New Video Footage Proves Tesla's Semi Is Needlessly Fast

Matt Posky
by Matt Posky
new video footage proves teslas semi is needlessly fast

Footage of Tesla’s electric semi truck has been circulating around the internet all month — proving the vehicle is more tangible than some might have previously argued. There appears to be at least two test platforms milling around California right now, and one of them is laying rubber on low-speed industrial roads.

While we’re not sure of the logistical merits of an electric semi offering blisteringly fast cab-only acceleration, Tesla’s truck certainly looks capable of trouncing your average bobtailed hauler. There’s even video evidence to back up this claim. However, fleet managers won’t give a rat’s ass about this, as it has nothing to do with optimizing efficiency.

That doesn’t make watching the electric truck pull away any less impressive. We expected Tesla’s hauler to be a torque monster capable of superior acceleration, but this thing looks downright fast. The test platform showcased in the video (found via a Jalopnik sharing) even distributes two rows of rubber directly over the road’s painted “25 mph” marker in an act of utter defiance.

Take that, The Man.

Presumably, the company will want to add some sort of limiter to prohibit lead-footed truckers from doing exactly this once the vehicle goes into production. But Tesla already said the truck is supposedly capable of a 0-to-60 time of about five seconds without a trailer, and Elon Musk claimed it was intentionally designed to “be like a bullet.”

We may see this truck entering commercial service with a silly ludicrous mode that fleet managers have to beg the company to disable.

[Image: Tesla Motors]

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  • 05lgt 05lgt on Feb 23, 2018

    400 miles of range in 30 minutes .... And how much less time on oil changes? Adding 15 minutes to a driver swap isn't fantastic. Adding a day of use every couple months is. This only works if the # and location of chargers works out to not waiting an hour to start charging. That's logistics, and trucking companies are either good at it or already broke.

  • NikkoCharger NikkoCharger on Feb 23, 2018

    Did anyone else hear the loud high pitch noise? I hope the production version doesn't do that.

    • Luke42 Luke42 on Feb 24, 2018

      I can hear the high-frequency noise from the PWM controller on Toyota HSD drives. They're pretty common in my town, and it's handy to know when a hybrid is braking without looking -- they're pretty quiet otherwise. Drag racing EVs just happen to sound like a cordless drill from hell. I don't think there's much you can do about that. I've never much cared for the sound & fury of big engines with "modified" exhaust systems, and high-power EVs have been winning races ever since Plasmaboy's White Zombie EV drag racer.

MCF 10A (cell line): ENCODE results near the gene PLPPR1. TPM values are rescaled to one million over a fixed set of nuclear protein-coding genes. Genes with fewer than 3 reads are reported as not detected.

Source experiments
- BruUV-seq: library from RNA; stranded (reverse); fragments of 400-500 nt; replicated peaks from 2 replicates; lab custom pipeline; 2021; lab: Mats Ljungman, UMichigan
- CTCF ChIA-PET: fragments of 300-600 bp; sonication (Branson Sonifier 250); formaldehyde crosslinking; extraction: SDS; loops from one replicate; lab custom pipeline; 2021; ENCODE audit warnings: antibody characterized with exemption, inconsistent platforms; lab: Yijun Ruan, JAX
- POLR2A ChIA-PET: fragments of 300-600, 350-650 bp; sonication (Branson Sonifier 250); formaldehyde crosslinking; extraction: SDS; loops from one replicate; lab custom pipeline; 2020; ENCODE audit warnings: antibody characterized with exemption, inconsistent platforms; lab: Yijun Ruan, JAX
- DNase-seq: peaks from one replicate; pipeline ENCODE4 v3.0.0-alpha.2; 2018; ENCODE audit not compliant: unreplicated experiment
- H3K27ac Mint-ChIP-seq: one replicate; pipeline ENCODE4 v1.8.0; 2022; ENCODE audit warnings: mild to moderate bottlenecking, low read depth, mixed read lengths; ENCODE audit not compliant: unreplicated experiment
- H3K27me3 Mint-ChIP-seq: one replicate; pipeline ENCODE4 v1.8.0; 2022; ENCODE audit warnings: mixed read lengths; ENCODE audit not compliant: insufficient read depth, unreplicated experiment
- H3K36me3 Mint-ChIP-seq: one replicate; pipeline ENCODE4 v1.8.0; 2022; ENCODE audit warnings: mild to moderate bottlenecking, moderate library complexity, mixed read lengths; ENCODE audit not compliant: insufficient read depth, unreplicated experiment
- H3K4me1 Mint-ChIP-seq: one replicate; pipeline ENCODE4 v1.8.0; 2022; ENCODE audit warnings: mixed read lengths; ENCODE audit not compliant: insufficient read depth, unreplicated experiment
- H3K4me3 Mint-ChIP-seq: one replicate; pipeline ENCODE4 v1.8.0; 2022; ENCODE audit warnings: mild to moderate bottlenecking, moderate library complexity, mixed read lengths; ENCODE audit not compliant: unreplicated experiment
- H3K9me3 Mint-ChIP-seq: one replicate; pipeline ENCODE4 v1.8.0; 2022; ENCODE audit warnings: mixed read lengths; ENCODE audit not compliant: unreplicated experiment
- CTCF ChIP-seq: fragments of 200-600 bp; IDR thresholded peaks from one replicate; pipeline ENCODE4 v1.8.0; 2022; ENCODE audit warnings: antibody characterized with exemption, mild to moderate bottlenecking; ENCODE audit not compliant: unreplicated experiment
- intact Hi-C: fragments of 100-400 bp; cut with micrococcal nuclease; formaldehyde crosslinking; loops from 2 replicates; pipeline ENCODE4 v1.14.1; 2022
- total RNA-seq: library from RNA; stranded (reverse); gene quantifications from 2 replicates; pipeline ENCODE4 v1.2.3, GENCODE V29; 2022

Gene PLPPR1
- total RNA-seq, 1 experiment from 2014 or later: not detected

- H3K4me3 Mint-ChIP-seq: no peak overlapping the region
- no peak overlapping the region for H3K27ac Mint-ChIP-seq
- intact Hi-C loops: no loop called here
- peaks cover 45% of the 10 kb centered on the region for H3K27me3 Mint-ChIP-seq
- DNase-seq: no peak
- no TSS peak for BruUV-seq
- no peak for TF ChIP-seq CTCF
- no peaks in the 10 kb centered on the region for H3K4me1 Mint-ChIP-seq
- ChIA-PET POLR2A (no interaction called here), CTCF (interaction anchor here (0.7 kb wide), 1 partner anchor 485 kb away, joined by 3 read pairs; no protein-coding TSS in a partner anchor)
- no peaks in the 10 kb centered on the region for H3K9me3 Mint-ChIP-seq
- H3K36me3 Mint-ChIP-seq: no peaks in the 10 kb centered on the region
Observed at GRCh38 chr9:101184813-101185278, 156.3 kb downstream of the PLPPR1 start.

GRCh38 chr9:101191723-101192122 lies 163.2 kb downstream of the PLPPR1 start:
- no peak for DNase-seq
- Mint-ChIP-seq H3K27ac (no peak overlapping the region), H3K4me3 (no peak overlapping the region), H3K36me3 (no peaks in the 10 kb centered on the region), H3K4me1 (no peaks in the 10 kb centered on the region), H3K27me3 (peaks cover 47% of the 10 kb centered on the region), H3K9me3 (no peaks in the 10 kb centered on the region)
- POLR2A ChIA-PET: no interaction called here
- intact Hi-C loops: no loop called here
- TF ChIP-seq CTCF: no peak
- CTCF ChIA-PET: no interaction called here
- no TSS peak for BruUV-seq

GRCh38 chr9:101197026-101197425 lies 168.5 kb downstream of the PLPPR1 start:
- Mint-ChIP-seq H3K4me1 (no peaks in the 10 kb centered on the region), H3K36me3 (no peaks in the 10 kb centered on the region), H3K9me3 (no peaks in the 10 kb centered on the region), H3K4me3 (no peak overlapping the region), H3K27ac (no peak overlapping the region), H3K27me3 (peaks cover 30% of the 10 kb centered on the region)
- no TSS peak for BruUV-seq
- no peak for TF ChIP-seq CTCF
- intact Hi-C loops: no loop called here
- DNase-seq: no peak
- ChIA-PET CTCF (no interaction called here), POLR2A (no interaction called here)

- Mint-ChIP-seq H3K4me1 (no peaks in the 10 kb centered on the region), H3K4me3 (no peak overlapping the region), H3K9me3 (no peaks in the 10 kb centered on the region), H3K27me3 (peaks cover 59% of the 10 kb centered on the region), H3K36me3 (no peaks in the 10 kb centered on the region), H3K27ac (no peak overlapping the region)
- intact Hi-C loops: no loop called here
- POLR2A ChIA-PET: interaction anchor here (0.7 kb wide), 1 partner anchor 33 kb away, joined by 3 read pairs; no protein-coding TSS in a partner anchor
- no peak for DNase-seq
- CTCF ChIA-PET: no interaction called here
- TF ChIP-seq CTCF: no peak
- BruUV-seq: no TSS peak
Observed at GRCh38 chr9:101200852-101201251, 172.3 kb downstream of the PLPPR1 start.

• MaintenanceCosts We hear endlessly from the usual suspects about the scenarios where EVs don't work as well as gas cars. We never hear the opposite side of the coin. From an EV owner (since 2019) who has a second EV reserved, here are a few points the "I road trip 1000 miles every day" crowd won't tell you about:[list][*]When you have a convenient charging situation, EV fueling is more convenient than a gas car. There is no stopping at gas stations and you start every day with a full tank.[/*][*]Where there are no-idling rules (school pickup/dropoff, lines for ferries or services, city loading, whatever else) you can keep warm or cool to your heart's content in your EV.[/*][*]In the cold, EVs will give you heat from the second you turn them on.[/*][*]EVs don't care one bit if you use them for tons of very short trips. Their mechanicals don't need to boil off condensation. (Just tonight, I used my EV to drive six blocks, because it was 31 degrees and raining, and walking would have been unpleasant.)[/*][*]EVs don't stink and don't make you breathe carcinogens on cold start.[/*][*]EV maintenance is much less frequent and much cheaper, eliminating almost all items having to do with engine, transmission, or brakes in a gas car. In most EVs the maintenance schedule consists of battery coolant changes and tire maintenance.[/*][*]You can accelerate fast in EVs without noisily attracting the attention of the cops and every passerby on the street.[/*][/list]
  • MaintenanceCosts Still can't get a RAV4 Prime for love or money. Availability of normal hybrid RAV4s and Highlanders is only slightly better. At least around here I think Toyota could sell twice the number of vehicles that they are actually bringing in at the moment.
  • Tree Trunk Been in the market for a new Highlander Hybrid, it is sold out with order time of 6 months plus. Probably would have bit the bullet if it was not for the dealers the refuse to take an order but instead want to sell from allotment whether it fits or not and at thousands over MRSP.
  • AKHusky The expense argument is nonsense. My mach e was $42k after tax credit. Basically the same as similarly equipped edge. And it completely ignores that the best selling vehicles are Rams, F150s, and Silverados, all more expensive that a bolt, MAch e or ID4. As an owner, I'd say they are still in second car territory for most places in the country.
  • Johnster I live in a red state and I see quite a few EVs being purchased by conservative, upper-class Republicans (many of them Trump-supporters). I suspect that it is a way for them to flaunt their wealth and that, over time, the preference for EVs will trickle down to less well-off Republicans.
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